Opinion L.A.

Observations and provocations
from The Times' Opinion staff

« Previous Post | Opinion L.A. Home | Next Post »

Pop culture: A better way to sell the perks of aging to young people

The Golden Girls

We need promotional campaigns to make aging seem more appealing to young people, writes Ideas columnist Kevin Lewis, so that they strive to live longer and stop binge drinking to block out the unavoidable: Everyone gets old. Aging is not so bad, he says: "It's not like old people actually reported being less happy."

Mickey Rooney For "The Golden Girls" maybe. But not for Mickey Rooney, right, who just last week testified before the Senate Committee on Aging about falling victim to elder abuse. Or for the victims of "gray homicides" -- that is, those in the 60-plus demo whose murders are made to look like they killed themselves because there aren't enough resources to autopsy suicides among those who're considered past their prime. And not for those who're perceived as "greedy geezers" sucking the country's entitlement funds, when in truth, they really need that money. And not for those who develop dementia, which, despite some recent rare good news, is not actually good news.

While Lewis presents a lovely idea -- "promotional campaigns to counter the 'live hard, die young' mentality" -- what we really need is another show like "The Golden Girls." And with hipster culture currently having a senior moment, now's the perfect time. If a program such as "Entourage" can convince kids entering the workforce that it's cool to have an abusive boss, and if "Dallas" could help inspire democracy in the last days of socialist Romania, then certainly a popular program about aging would be a boon.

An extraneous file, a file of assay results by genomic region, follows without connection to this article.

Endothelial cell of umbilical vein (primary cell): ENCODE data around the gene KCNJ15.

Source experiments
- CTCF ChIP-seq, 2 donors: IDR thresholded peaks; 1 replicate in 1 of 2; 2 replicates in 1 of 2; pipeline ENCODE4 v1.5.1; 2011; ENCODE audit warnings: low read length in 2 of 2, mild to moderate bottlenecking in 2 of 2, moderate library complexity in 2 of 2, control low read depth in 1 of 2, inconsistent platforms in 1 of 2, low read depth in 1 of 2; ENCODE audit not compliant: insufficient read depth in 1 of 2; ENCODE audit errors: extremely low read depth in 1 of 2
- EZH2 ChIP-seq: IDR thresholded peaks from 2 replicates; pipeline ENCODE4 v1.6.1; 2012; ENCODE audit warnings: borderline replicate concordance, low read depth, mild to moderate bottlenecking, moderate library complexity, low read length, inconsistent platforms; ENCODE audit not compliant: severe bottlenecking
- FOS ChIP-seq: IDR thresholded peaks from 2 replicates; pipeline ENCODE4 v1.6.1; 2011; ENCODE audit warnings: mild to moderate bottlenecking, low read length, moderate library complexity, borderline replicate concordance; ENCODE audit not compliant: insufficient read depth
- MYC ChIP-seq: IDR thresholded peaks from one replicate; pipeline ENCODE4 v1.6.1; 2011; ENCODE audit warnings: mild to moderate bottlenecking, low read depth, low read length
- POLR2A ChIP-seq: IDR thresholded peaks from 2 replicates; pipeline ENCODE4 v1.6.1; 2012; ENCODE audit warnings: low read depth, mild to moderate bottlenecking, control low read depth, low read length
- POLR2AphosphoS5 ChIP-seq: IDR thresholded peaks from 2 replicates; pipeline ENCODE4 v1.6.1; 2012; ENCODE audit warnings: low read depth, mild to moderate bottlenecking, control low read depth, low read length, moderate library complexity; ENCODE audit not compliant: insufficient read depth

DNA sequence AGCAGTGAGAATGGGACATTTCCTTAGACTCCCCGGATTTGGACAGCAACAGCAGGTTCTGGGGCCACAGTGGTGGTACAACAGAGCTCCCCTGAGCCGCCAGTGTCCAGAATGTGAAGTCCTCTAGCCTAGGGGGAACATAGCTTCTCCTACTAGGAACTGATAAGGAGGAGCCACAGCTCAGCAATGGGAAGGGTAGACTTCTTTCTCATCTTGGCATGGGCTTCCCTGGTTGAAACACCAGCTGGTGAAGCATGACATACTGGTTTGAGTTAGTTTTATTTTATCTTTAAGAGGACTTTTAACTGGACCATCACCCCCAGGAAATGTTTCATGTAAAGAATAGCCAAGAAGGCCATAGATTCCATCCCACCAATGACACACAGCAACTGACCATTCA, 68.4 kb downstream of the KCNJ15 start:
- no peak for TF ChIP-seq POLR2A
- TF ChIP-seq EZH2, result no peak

With any luck, that's what we'll find with the show Rodney Rotham is developing for NBC, based on his memoir "Early Bird," in which he told the story of his premature retirement (at 28!) and the kind-hearted and spirited relationships he developed at a Florida retirement community.   

--Alexandra Le Tellier

Top photo: The stars of the television series "The Golden Girls" during a break in taping in 1985. Bottom photo: Actor and elder-abuse victim/advocate Mickey Rooney gives emotional testimony before a Senate Special Committee on Aging on March 2. Credit: Rod Lamkey / AFP / Getty Images


Comments () | Archives (3)

The comments to this entry are closed.


Face it,

Those of us who are older sit around thinking about what we were like when we were younger. Especially when we see a younger person that reminds of ourselves at that age.

Perks of aging? It sure ain't physical, ha ha. Everything heads south and gravity becomes an enemy.

Oh to have the mature mind inside a young body.

Most of us would probably wind up in jail. :)





There ain't no perks other than qualifying for discounts if you're 62 or older. That's nothing to look forward to...and looking in the mirror ain't so grand either!



In Case You Missed It...



Recent Posts
Reading Supreme Court tea leaves on 'Obamacare' |  March 27, 2012, 5:47 pm »
Candidates go PG-13 on the press |  March 27, 2012, 5:45 am »
Santorum's faulty premise on healthcare reform |  March 26, 2012, 5:20 pm »


About the Bloggers
The Opinion L.A. blog is the work of Los Angeles Times Editorial Board membersNicholas Goldberg, Robert Greene, Carla Hall, Jon Healey, Sandra Hernandez, Karin Klein, Michael McGough, Jim Newton and Dan Turner. Columnists Patt Morrison and Doyle McManus also write for the blog, as do Letters editor Paul Thornton, copy chief Paul Whitefield and senior web producer Alexandra Le Tellier.

In Case You Missed It...